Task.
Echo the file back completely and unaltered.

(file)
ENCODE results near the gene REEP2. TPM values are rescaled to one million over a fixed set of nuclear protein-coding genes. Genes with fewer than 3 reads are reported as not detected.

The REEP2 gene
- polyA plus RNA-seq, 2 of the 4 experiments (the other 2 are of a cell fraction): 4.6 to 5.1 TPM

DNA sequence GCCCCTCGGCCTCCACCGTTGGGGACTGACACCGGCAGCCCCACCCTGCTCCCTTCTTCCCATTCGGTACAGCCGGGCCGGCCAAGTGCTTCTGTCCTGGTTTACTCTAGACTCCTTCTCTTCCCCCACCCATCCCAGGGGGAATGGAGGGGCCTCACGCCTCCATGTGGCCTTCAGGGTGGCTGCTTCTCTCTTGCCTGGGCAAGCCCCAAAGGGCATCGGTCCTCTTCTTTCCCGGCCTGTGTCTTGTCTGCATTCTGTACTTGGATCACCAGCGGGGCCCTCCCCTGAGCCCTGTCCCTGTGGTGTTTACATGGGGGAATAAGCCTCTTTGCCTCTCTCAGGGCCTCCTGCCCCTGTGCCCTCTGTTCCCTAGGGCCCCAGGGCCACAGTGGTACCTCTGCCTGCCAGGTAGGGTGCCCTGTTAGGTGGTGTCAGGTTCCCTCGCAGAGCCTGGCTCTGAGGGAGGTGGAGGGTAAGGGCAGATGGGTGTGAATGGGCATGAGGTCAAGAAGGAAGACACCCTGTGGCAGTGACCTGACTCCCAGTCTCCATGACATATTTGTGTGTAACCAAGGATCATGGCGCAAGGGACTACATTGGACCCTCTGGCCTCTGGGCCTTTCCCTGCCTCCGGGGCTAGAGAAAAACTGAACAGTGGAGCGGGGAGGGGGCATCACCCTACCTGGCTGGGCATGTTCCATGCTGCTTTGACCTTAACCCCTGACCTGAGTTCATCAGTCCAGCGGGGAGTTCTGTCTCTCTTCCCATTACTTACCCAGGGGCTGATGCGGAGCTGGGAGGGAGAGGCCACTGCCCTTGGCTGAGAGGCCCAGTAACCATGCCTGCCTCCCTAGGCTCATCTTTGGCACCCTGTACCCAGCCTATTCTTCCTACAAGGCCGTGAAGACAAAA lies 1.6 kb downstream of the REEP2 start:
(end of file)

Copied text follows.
ENCODE results near the gene REEP2. TPM values are rescaled to one million over a fixed set of nuclear protein-coding genes. Genes with fewer than 3 reads are reported as not detected.

The REEP2 gene
- polyA plus RNA-seq, 2 of the 4 experiments (the other 2 are of a cell fraction): 4.6 to 5.1 TPM

DNA sequence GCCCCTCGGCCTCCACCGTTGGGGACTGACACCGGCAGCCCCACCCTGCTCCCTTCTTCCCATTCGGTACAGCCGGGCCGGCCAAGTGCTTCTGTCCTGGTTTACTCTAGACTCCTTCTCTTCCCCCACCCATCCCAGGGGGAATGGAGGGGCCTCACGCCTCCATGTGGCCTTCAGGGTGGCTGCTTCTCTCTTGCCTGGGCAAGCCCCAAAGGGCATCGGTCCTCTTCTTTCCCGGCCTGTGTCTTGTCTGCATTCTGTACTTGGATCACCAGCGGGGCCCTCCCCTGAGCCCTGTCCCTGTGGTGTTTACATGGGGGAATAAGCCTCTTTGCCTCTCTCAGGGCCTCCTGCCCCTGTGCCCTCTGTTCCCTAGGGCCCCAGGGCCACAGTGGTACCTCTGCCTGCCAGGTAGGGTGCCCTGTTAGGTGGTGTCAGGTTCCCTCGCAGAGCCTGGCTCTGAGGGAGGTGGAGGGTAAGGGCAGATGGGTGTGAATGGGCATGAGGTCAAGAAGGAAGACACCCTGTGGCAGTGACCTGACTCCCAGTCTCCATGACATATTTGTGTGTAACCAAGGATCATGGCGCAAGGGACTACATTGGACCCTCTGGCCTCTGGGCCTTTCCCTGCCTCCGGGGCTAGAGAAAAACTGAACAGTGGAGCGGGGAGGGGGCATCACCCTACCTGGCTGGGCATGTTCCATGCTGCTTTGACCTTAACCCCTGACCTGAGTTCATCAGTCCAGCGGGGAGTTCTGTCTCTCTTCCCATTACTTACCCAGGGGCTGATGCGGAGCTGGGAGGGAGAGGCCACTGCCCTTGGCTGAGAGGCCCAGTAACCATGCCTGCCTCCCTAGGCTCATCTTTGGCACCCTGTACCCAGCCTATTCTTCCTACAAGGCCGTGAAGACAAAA lies 1.6 kb downstream of the REEP2 start: